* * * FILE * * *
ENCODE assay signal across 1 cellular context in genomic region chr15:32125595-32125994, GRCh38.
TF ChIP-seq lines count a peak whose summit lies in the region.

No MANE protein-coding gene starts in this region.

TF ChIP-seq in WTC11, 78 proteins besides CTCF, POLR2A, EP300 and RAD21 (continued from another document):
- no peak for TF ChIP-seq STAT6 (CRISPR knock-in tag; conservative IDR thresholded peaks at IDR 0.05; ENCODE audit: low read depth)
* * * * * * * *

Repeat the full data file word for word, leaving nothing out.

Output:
ENCODE assay signal across 1 cellular context in genomic region chr15:32125595-32125994, GRCh38.
TF ChIP-seq lines count a peak whose summit lies in the region.

No MANE protein-coding gene starts in this region.

TF ChIP-seq in WTC11, 78 proteins besides CTCF, POLR2A, EP300 and RAD21 (continued from another document):
- no peak for TF ChIP-seq STAT6 (CRISPR knock-in tag; conservative IDR thresholded peaks at IDR 0.05; ENCODE audit: low read depth)